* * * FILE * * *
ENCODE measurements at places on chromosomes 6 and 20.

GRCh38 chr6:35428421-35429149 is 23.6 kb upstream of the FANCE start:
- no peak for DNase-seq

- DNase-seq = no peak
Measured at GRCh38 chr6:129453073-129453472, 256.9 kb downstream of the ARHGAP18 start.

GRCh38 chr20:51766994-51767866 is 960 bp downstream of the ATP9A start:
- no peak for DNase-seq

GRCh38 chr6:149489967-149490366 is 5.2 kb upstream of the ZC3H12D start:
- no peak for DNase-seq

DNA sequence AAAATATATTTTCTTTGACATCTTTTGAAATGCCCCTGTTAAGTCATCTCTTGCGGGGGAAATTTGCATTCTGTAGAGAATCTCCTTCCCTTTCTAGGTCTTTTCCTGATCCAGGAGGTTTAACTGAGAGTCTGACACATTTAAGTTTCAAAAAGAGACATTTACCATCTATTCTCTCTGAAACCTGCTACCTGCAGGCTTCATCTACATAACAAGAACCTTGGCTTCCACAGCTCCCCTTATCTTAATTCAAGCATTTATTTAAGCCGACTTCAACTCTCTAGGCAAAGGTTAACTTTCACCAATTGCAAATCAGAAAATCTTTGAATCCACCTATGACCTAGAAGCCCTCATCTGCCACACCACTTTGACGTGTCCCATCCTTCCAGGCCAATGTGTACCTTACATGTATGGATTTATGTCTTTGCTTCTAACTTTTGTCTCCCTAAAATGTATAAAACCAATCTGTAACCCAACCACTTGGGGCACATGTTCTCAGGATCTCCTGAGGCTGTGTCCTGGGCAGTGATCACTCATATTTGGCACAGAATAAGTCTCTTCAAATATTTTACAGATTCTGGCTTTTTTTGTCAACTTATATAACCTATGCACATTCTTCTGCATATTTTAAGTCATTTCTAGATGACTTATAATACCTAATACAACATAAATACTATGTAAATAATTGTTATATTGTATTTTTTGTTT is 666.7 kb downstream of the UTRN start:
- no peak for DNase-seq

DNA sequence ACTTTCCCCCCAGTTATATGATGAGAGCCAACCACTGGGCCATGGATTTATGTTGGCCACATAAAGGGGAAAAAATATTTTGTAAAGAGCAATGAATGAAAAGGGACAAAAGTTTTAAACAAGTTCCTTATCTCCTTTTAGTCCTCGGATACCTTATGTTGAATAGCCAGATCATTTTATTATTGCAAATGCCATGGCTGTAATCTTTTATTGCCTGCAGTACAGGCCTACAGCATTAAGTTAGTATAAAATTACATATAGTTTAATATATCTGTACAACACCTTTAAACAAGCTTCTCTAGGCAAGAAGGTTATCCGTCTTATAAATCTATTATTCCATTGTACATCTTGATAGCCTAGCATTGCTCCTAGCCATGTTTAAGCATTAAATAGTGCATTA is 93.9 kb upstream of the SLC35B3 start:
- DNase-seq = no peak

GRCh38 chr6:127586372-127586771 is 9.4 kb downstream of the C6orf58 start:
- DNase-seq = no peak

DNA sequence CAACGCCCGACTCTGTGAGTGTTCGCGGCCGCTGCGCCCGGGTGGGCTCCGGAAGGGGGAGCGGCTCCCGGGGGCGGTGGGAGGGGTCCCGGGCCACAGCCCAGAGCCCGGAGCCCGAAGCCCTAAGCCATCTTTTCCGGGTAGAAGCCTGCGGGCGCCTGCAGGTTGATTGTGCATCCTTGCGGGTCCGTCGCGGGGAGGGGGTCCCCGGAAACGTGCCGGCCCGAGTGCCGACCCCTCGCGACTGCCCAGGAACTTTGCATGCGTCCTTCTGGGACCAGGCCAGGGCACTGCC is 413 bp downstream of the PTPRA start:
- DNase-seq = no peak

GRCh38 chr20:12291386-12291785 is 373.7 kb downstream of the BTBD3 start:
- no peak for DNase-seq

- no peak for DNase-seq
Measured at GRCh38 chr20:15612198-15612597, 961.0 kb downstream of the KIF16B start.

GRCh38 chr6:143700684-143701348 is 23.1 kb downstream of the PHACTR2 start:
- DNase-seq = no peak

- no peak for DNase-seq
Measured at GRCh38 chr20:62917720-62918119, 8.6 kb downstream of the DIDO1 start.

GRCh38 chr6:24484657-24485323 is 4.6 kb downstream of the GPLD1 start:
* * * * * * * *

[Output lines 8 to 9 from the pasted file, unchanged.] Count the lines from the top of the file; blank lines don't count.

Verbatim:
GRCh38 chr6:149489967-149490366 is 5.2 kb upstream of the ZC3H12D start:
- no peak for DNase-seq